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    You are in: Home / Community Forums / Cooking Q & A / Question:Leftover Mashed Potato Soup
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    Question:Leftover Mashed Potato Soup

    polskakoza
    Sun Mar 31, 2013 5:47 pm
    Newbie "Fry Cook" Poster
    Leftover Mashed Potato Soup Kosher salt with bacon? icon_eek.gif
    Zeldaz
    Sun Mar 31, 2013 5:52 pm
    Food.com Groupie
    Sure. Most chefs prefer kosher salt to cook with because of the size and shape of the flakes. If you substituted the same measure of fine table salt the dish would be much too salty. The other ingredients have nothing to do with the use of kosher salt.
    polskakoza
    Sun Mar 31, 2013 5:54 pm
    Newbie "Fry Cook" Poster
    Well, you always learn something new, cheers. icon_biggrin.gif
    DrGaellon
    Sun Mar 31, 2013 11:07 pm
    Food.com Groupie
    1 tsp of table salt weighs about 6.3 grams. 1 tsp of Morton's Kosher Salt weighs about 5 grams, 1 tsp of Diamond Kosher Salt weighs 3.75 grams.

    As a general rule, when using Morton's Kosher salt, multiply the volume of table salt by 1.2, or for Diamond, multiply by 1.7.

    Most cooks prefer kosher salt because the larger, spikier crystals are easier to grab with fingers and sprinkle; table salt is too fine and spills out of the fingers.
    polskakoza
    Mon Apr 01, 2013 8:24 am
    Newbie "Fry Cook" Poster
    Thanks for the information. It makes things clear. Here in England we call large crystalled salt "see salt", I think because it comes from the see as opposed to mined salt (large crystals too), or full of additives, freely running table salt. icon_wink.gif
    DrGaellon
    Mon Apr 01, 2013 9:25 am
    Food.com Groupie
    Sea salt is something else yet again. Kosher salt is specifically SPIKY - for the original purpose of kashering meat, it's shaped to stick to the surface (like burrs stick to skin), which also helps it to be easily picked up by fingers. Sea salt varies in shape depending on where and how it's made, but is usually either big and flaky, like Maldon, or else cubic, like table salt but larger. Coarse sea salt won't dissolve in food as quickly because it has much less surface area as compared with kosher salt. Personally, I keep kosher salt next to the stove for cooking, and sea salt (either regular or grey) for finishing dishes and for adding at table.
    Chocolatl
    Mon Apr 01, 2013 12:26 pm
    Food.com Groupie
    Technically all salt is sea salt, because it all originally came from the sea, even mined salt.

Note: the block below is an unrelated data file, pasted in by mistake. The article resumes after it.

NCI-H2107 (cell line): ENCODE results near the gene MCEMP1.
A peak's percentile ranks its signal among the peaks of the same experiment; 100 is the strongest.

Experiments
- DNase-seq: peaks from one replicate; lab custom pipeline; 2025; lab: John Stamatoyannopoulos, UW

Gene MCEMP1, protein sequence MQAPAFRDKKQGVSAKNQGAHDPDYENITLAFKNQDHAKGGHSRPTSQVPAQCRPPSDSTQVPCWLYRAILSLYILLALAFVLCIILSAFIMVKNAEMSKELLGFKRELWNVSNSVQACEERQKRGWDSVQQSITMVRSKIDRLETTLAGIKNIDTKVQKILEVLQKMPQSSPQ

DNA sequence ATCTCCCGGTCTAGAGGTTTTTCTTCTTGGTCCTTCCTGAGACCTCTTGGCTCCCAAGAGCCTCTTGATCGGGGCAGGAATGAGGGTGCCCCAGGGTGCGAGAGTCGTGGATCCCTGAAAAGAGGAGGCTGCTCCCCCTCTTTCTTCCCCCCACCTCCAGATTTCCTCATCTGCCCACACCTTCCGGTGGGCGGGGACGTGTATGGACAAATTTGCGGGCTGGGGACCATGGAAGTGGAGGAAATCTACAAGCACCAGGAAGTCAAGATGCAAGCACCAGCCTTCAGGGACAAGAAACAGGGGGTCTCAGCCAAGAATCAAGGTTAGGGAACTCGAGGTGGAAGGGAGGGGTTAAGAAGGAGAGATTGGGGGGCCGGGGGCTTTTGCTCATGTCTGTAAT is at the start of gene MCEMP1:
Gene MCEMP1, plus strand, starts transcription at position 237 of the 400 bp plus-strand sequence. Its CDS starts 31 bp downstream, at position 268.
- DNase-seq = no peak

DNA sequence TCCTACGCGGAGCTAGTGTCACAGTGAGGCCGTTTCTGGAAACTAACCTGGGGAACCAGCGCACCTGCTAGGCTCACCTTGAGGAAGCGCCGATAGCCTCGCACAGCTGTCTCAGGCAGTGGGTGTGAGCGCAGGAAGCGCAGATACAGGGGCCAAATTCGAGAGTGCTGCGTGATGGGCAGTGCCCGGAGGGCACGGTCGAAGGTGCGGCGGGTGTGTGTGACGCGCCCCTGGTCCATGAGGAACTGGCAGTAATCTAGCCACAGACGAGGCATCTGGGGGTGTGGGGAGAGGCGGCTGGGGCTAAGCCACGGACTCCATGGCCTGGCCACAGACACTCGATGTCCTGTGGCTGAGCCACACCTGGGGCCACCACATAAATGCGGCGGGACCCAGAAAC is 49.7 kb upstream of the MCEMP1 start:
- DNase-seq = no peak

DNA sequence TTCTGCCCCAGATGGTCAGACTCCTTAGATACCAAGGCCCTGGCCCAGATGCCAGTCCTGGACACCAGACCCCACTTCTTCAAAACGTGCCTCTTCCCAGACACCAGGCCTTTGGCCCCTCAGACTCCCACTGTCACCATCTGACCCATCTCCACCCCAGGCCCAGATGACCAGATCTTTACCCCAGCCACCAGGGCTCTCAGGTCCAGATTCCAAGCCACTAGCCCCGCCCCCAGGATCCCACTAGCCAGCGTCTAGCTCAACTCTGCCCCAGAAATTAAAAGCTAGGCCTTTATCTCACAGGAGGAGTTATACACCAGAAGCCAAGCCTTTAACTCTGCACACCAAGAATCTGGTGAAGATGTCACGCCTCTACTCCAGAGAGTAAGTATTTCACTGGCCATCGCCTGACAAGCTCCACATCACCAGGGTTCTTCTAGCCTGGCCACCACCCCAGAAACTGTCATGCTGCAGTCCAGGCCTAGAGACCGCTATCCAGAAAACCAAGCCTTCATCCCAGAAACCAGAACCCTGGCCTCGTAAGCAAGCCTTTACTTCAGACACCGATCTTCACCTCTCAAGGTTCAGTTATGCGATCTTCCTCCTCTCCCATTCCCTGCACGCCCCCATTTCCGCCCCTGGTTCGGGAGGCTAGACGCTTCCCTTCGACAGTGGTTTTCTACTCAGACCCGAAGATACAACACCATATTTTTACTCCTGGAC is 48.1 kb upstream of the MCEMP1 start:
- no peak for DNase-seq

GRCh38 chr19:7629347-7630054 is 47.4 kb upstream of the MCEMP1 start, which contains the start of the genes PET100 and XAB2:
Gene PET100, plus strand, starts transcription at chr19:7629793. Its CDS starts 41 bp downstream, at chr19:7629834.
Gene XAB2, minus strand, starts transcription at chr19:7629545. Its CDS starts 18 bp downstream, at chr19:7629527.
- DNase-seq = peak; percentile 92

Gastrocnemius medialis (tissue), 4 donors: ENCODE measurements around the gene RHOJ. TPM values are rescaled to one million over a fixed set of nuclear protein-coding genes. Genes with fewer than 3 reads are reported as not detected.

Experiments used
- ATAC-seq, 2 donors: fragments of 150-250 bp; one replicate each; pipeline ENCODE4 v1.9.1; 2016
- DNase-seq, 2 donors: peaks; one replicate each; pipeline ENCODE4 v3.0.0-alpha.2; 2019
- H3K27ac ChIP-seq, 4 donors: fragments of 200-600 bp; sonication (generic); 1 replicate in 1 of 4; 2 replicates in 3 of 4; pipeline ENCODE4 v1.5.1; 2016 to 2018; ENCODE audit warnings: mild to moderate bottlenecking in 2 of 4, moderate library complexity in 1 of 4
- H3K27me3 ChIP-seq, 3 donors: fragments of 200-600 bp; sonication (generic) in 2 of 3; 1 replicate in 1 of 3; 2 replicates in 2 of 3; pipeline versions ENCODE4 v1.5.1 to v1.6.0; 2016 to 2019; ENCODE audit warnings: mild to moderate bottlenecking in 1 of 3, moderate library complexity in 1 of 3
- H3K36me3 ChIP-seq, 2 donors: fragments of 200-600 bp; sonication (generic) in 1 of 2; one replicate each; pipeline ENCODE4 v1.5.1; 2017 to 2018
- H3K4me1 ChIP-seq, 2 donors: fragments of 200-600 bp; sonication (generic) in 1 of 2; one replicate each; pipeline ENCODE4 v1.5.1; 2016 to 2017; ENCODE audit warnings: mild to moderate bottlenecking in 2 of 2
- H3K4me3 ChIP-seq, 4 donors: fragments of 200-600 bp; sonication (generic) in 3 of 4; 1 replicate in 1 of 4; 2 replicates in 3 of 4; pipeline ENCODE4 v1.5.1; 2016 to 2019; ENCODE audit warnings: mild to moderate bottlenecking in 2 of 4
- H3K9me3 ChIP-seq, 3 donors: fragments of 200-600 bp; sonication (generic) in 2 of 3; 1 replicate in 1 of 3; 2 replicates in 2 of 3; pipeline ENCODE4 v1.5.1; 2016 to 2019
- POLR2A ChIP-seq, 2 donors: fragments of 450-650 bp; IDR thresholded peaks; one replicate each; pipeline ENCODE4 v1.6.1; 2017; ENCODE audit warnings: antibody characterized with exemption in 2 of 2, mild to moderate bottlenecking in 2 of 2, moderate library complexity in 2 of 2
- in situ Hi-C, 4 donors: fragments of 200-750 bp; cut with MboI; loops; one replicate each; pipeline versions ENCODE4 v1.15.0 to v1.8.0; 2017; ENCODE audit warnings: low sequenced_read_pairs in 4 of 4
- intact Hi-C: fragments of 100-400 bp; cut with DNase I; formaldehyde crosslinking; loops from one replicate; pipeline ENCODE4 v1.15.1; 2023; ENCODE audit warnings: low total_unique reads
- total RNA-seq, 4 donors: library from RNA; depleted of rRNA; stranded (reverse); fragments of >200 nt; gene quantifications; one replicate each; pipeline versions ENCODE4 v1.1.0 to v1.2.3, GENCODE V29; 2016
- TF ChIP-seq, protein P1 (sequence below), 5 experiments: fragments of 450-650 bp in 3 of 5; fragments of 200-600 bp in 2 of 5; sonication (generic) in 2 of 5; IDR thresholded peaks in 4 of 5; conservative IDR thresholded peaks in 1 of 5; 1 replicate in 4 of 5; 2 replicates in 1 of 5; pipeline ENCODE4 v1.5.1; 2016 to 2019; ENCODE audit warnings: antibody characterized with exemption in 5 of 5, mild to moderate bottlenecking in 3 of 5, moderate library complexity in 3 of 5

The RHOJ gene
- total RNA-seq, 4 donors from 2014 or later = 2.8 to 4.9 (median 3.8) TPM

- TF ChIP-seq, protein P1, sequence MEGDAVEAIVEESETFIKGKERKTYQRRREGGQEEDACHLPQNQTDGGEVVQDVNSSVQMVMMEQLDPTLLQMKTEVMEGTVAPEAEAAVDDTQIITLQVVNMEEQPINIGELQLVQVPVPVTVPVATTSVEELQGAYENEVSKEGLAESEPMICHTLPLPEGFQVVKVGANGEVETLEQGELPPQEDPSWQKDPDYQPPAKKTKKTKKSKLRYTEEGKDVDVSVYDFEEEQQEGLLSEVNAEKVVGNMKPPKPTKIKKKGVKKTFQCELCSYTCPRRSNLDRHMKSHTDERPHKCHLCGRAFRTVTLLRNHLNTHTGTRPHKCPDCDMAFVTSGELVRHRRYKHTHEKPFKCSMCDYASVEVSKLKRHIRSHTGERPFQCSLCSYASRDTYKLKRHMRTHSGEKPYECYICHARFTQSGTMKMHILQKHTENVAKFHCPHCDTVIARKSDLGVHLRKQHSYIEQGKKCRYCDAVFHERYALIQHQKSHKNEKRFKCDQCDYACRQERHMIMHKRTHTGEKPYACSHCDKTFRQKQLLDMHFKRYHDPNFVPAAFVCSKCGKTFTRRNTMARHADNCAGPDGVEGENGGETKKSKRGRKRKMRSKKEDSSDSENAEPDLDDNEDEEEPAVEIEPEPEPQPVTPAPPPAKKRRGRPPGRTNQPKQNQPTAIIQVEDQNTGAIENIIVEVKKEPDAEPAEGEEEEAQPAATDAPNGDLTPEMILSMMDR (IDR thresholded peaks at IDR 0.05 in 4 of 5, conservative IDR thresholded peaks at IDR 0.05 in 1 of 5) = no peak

Check the label on your sea salt and Kosher salt. You may find, as I did, that it's just as full of additives as table salt, without the benefit of providing iodide.
    DrGaellon
    Mon Apr 01, 2013 12:31 pm
    Food.com Groupie
    Chocolatl wrote:
    Technically all salt is sea salt, because it all originally came from the sea, even mined salt.

    Check the label on your sea salt and Kosher salt. You may find, as I did, that it's just as full of additives as table salt, without the benefit of providing iodide.

    While accurate, that's a rather fussy technical point icon_smile.gif and "sea salt" usually means "salt which has been recently extracted from sea water" - but I'm sure you know that.

    Unless you have completely forsworn all seafood, you probably don't need to worry about using iodized salt. The amount of iodine you actually need is minuscule; your body is really really good at scavenging iodine, and does not need much replacement at all (unlike sodium, which is wasted in urine at hundreds of milligrams a day).
    Chocolatl
    Mon Apr 01, 2013 12:55 pm
    Food.com Groupie
    DrGaellon wrote:
    Chocolatl wrote:
    Technically all salt is sea salt, because it all originally came from the sea, even mined salt.

    Check the label on your sea salt and Kosher salt. You may find, as I did, that it's just as full of additives as table salt, without the benefit of providing iodide.

    While accurate, that's a rather fussy technical point icon_smile.gif and "sea salt" usually means "salt which has been recently extracted from sea water" - but I'm sure you know that.

    Unless you have completely forsworn all seafood, you probably don't need to worry about using iodized salt. The amount of iodine you actually need is minuscule; your body is really really good at scavenging iodine, and does not need much replacement at all (unlike sodium, which is wasted in urine at hundreds of milligrams a day).


    Actually, here in the midwest you really do need to use iodized salt. True, you don't need much of it, but it's not all that easy to get if you live far from the sea. Anyway, I'd rather not take the chance when iodized salt is such an easy answer.
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